Nippon Ishin bills seek casinos, dual-duty nod for Upper House ranks

by Eric Johnston

Staff Writer

Nippon Ishin no Kai (Japan Restoration Party) is planning two bills: one that would legalize casinos and one that would let local government heads concurrently serve in the Upper House.

The party intends to submit the bills to the Diet during the current session, which ends June 26.

The casino bill would bring Asian and American-style gambling resorts to Japan, while the other proposed legislation would pave the way for Nippon Ishin co-leader Toru Hashimoto to retain his position as Osaka mayor if he were to be elected to the Diet.

Casinos would be part of integrated resort areas, special amusement zones where gambling would be allowed. Resort areas would include hotels, restaurants, shops and convention centers as well as more family-oriented amusements, all in an effort to attract not only gamblers but also international conventions.

Among the possible first locations for casino resorts that have been proposed by groups and individuals, including Nippon Ishin co-leader Shintaro Ishihara, are Tokyo’s Odaiba district, Kansai International Airport and Osaka’s Maishima district.

“Integrated resorts, with casinos, will help revive local economies. Gambling has a negative image, but resorts are not just about gambling, but a wide variety of amusements,” Hashimoto said in April when Nippon Ishin was discussing the legislation.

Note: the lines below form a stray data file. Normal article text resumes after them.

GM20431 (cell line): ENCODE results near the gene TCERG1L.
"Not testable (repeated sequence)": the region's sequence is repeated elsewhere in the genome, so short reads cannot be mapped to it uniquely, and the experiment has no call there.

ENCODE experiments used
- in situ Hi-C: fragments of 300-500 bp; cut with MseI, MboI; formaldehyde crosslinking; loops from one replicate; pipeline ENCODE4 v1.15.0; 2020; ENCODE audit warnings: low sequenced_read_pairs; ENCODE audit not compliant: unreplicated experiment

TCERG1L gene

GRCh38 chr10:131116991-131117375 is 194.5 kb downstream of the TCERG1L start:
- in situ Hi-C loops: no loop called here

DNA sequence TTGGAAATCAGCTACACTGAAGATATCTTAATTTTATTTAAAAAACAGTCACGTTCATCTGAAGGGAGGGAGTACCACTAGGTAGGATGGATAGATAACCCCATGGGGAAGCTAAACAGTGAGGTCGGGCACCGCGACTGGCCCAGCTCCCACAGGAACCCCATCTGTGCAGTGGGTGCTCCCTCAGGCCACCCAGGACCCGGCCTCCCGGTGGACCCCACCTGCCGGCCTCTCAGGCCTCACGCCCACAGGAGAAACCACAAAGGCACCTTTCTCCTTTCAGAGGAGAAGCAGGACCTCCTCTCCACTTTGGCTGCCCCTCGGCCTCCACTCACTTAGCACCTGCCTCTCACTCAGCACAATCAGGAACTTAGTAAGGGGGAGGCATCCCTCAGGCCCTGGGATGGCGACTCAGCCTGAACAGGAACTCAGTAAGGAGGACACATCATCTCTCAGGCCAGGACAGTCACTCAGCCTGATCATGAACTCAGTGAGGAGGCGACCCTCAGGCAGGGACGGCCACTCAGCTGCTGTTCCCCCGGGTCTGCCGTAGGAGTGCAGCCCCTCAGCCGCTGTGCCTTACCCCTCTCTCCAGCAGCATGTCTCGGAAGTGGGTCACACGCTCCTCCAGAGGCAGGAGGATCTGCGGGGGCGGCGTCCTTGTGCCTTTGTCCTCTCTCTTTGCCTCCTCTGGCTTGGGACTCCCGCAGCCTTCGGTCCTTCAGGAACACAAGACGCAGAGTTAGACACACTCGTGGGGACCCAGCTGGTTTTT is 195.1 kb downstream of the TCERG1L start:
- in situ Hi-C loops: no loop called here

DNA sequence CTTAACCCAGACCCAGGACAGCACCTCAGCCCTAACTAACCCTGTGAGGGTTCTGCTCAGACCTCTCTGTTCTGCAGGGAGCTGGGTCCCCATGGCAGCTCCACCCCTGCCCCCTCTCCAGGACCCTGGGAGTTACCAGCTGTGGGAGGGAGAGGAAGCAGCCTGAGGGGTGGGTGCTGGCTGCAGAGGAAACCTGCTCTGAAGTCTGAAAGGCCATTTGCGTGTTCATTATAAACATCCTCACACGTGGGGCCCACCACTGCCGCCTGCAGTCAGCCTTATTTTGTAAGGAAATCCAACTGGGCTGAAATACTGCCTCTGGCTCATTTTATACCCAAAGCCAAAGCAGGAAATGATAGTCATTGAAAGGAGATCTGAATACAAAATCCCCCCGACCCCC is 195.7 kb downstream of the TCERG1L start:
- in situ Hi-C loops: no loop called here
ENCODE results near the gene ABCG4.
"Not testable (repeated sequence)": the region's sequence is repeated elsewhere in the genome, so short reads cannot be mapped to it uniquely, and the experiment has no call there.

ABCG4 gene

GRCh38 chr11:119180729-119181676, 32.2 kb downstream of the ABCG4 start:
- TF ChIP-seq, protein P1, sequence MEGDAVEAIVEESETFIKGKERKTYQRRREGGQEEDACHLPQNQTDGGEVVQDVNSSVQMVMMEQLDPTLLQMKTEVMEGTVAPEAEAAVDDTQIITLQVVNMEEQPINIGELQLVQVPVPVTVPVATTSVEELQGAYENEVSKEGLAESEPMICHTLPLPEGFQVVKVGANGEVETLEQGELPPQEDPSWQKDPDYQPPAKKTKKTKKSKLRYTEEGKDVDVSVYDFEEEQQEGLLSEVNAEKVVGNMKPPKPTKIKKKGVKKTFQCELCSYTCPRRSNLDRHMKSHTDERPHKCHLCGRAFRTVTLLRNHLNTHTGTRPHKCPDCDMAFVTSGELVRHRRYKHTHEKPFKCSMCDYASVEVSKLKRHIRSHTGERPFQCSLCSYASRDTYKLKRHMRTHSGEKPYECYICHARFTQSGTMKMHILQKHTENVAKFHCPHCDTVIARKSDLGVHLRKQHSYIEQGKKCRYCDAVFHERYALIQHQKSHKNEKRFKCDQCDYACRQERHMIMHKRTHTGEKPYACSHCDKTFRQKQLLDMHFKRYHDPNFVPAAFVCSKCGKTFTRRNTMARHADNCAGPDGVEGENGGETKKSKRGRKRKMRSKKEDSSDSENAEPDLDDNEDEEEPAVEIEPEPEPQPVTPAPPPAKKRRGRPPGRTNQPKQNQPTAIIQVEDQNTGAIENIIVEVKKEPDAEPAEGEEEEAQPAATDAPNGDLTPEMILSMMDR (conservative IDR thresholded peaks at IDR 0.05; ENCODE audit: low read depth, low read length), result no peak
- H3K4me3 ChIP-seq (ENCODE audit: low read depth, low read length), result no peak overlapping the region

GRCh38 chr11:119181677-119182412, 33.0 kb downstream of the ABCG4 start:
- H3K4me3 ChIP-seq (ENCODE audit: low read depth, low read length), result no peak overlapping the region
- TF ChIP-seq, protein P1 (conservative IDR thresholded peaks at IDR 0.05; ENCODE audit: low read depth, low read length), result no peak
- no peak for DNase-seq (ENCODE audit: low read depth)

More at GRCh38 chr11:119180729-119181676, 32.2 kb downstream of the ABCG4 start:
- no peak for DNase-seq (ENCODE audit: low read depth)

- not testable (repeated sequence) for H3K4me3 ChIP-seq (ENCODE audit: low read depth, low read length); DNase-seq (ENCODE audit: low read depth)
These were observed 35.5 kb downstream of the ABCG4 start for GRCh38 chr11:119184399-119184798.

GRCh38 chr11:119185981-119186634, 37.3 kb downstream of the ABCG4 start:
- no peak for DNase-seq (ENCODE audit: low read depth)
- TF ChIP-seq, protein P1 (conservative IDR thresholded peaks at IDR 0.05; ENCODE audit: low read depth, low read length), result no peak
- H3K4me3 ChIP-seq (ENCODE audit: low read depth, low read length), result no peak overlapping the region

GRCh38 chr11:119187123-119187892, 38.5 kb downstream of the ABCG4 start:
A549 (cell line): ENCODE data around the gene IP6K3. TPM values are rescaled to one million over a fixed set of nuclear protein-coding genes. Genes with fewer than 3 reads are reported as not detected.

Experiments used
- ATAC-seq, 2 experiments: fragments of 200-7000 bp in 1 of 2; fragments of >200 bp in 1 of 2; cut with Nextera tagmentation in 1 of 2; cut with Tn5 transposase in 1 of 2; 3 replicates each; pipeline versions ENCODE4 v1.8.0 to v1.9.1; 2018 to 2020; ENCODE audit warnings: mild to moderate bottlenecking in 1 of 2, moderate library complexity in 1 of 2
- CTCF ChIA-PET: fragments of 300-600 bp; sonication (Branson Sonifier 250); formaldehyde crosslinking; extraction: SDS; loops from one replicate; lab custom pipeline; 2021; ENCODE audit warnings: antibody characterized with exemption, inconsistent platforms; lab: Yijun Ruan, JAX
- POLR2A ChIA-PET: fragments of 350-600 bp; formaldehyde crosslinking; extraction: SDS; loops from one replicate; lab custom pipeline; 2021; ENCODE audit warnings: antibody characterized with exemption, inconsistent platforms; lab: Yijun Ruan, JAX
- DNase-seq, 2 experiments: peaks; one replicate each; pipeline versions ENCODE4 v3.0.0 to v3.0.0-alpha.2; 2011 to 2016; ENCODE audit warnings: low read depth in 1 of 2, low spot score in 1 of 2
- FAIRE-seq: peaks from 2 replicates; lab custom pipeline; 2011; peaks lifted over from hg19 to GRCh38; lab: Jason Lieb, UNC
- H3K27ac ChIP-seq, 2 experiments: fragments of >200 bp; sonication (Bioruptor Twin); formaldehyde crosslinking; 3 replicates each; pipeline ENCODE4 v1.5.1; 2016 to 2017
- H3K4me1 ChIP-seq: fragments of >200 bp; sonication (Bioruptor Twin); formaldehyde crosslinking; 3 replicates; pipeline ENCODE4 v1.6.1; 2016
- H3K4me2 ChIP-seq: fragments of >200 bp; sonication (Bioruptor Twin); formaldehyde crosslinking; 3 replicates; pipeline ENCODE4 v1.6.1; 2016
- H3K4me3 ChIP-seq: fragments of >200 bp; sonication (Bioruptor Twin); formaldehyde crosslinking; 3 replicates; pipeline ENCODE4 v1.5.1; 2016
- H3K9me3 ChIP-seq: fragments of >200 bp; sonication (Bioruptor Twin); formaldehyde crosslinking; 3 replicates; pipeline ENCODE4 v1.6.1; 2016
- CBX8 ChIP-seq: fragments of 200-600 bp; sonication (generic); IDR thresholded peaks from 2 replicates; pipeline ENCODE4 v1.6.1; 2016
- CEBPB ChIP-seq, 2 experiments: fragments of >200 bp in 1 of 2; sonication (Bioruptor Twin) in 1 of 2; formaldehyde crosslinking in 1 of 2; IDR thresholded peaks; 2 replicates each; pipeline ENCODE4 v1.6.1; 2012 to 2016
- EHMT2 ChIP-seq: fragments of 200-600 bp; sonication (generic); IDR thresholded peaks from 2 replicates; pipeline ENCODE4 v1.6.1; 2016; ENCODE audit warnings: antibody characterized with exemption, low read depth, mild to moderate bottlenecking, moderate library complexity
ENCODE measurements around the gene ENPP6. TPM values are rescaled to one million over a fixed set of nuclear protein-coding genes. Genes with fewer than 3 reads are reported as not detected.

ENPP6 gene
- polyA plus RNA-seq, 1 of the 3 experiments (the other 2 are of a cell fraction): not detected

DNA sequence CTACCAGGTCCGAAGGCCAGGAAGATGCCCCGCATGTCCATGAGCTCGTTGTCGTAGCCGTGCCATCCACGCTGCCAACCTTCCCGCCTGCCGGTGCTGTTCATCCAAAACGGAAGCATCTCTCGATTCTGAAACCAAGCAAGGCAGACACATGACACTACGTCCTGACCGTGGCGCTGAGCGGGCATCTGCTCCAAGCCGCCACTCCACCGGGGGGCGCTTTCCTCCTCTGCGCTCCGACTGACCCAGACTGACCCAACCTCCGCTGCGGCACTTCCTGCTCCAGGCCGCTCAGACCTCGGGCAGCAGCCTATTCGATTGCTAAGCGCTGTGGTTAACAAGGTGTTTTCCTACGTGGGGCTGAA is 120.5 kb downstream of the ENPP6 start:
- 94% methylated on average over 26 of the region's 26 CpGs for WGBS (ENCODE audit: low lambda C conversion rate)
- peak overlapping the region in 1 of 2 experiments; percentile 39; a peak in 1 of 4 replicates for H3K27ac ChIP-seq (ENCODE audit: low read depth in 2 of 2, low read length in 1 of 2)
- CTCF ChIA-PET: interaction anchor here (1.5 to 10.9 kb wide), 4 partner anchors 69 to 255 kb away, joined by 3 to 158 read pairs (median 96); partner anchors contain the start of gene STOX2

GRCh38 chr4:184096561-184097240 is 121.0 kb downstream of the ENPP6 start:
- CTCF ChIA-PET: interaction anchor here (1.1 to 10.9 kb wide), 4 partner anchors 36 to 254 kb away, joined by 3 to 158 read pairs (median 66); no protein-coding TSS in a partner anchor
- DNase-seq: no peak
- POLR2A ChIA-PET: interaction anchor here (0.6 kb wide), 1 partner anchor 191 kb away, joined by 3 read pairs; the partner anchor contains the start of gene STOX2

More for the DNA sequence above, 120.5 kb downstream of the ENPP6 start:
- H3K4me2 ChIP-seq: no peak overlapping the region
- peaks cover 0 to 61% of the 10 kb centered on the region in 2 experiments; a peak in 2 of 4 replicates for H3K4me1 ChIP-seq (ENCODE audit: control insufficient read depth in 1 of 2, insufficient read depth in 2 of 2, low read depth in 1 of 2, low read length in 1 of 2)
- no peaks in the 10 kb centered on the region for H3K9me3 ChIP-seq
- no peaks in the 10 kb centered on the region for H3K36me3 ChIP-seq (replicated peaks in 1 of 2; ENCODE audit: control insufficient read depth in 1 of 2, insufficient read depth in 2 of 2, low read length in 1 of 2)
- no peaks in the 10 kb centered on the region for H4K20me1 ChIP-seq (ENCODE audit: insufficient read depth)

More than 100 Diet members from the ruling and opposition camps support gambling resorts as a way to revive local-level tax bases and create employment. Influential corporate lobby groups such as Keidanren have indicated their support for such resorts, although some regional business groups, like the Osaka Chamber of Commerce, have expressed caution, citing concerns about gambling addiction and increased crime.

The other bill would allow a governor or mayor to simultaneously serve in the Upper House.

Under current law, Hashimoto would have to resign as mayor if he wants to run in the July Upper House election, a move many of his Osaka supporters oppose as they fear voters would be angry at him for not finishing out his term, which ends in 2015.

For such a bill to become law, Nippon Ishin needs the support of the ruling Liberal Democratic Party and coalition partner New Komeito. Both parties have indicated that, logistically, it’s impossible for one person to serve in both positions.

Hashimoto has so far repeatedly said he will not run in the Upper House election.